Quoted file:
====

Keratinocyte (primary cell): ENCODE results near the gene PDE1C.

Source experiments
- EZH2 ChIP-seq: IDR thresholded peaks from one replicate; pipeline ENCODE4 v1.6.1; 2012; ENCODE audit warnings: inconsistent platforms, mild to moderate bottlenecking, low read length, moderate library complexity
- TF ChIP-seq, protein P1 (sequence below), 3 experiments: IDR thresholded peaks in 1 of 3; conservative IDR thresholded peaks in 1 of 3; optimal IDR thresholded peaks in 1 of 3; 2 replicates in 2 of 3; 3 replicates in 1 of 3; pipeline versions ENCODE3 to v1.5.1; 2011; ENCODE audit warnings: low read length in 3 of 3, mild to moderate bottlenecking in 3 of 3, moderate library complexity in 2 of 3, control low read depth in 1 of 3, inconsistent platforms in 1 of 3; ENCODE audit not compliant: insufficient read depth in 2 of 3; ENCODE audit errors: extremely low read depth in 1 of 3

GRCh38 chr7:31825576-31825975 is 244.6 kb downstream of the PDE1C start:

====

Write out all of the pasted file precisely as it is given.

Keratinocyte (primary cell): ENCODE results near the gene PDE1C.

Source experiments
- EZH2 ChIP-seq: IDR thresholded peaks from one replicate; pipeline ENCODE4 v1.6.1; 2012; ENCODE audit warnings: inconsistent platforms, mild to moderate bottlenecking, low read length, moderate library complexity
- TF ChIP-seq, protein P1 (sequence below), 3 experiments: IDR thresholded peaks in 1 of 3; conservative IDR thresholded peaks in 1 of 3; optimal IDR thresholded peaks in 1 of 3; 2 replicates in 2 of 3; 3 replicates in 1 of 3; pipeline versions ENCODE3 to v1.5.1; 2011; ENCODE audit warnings: low read length in 3 of 3, mild to moderate bottlenecking in 3 of 3, moderate library complexity in 2 of 3, control low read depth in 1 of 3, inconsistent platforms in 1 of 3; ENCODE audit not compliant: insufficient read depth in 2 of 3; ENCODE audit errors: extremely low read depth in 1 of 3

GRCh38 chr7:31825576-31825975 is 244.6 kb downstream of the PDE1C start: